Introduction   Tomlinson Movie Macroscopic Friction   The law of Leonardo (da Vinci)  The law of Euler and Amontons  The law of Coulomb  Historical abstract  Asperities  Adhesion models Friction Force Microscopy   Principle of measuring  Measuring Topology  Measuring Friction  Both Channels  Calibration  Dissipation  Self assessment Tomlinson's mechanism   Phenomenology I  Phenomenology II  Mechanical adiabaticity  Distinguish positions  Playing Tomlinson  Friction - a pinning problem  2D Friction  Critical Curves  Historical Background Research Projects Simulator Applet   The first Picture  The Panels  Parameters  Post processing  Statistics Glossary Textbook

## Leonhard Euler (1707-1783)  Euler on the 10 franc banknote (Serie 1975 - 1995)

The scientist Leonhard Euler, who was born in Basel and later moved to St.~Petersburg is famous for his work in the field of mathematics. Less is known about his important contributions in the field of friction physics. He studied theoretically the mechanism of the sliding motion of a block on an inclined plane. He adopted the model of rigid interlocking asperities as the cause of frictional resistance. (Euler considered Leonardo's experiments of the sliding block on the inclined plane.}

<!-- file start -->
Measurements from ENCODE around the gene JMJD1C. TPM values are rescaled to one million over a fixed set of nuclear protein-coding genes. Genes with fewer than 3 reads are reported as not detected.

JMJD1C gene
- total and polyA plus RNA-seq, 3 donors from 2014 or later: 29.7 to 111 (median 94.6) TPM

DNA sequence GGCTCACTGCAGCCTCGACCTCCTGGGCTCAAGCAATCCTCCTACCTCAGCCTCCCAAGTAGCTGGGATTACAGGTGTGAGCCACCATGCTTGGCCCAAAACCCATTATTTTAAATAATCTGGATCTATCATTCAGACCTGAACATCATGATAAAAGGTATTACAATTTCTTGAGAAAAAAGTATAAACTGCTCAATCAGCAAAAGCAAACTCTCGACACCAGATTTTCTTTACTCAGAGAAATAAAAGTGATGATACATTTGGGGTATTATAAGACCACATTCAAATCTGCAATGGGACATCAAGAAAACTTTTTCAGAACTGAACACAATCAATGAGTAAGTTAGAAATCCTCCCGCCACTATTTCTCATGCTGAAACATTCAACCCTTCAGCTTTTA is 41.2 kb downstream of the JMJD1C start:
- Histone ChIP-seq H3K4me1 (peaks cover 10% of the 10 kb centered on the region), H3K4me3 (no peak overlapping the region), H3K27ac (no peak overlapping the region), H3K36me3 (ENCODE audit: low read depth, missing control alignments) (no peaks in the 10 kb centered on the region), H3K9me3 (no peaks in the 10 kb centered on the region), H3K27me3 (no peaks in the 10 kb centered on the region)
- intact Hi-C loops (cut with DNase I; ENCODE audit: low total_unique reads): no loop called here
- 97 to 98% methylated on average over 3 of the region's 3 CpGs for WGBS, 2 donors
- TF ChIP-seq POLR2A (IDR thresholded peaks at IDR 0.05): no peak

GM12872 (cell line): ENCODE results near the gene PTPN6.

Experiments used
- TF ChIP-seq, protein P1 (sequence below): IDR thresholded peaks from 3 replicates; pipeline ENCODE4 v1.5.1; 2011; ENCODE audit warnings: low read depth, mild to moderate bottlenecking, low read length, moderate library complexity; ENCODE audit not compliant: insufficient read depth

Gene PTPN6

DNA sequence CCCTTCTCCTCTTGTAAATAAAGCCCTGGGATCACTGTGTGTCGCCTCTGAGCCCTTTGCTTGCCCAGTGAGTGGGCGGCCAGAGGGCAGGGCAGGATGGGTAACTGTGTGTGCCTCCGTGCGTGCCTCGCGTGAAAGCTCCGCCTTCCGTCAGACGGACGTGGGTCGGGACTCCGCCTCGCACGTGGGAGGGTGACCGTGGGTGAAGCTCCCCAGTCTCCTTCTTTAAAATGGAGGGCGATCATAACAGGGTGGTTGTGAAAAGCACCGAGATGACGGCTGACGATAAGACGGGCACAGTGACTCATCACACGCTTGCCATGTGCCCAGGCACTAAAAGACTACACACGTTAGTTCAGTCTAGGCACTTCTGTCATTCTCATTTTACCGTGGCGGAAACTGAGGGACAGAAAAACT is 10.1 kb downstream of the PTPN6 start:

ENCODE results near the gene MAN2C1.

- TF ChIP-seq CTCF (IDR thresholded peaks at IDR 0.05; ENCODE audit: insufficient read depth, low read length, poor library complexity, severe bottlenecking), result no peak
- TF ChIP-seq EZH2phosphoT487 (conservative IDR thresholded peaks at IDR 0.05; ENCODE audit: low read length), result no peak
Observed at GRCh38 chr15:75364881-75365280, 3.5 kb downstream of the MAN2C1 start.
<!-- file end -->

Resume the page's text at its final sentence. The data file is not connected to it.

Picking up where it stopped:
He assumed that the friction force results from gravitational forces, trying to minimize the potential energy of the block. He found the relation between inclination angle a and friction coefficient m. We find this relation also by equating the friciton force with the accelerating force:   Assuming a velocity-independent friction coefficient, he found, that for the critical angle a the acceleration of the block should be exceedingly small, since gravity is nearly compensated by kinetic friction. This result was against the experimental facts, where sliding started relatively fast. He concluded, that one has to distinguish between static and kinetic friction and that static friction is always larger than kinetic friction. With these assumptions he was able to describe the motion of a block on an inclined plane. Euler was the first who distinguished between static and kinetic friction.

Guillaume Amontons (1663-1705)   Charles Augustin Coulomb (1736-1806)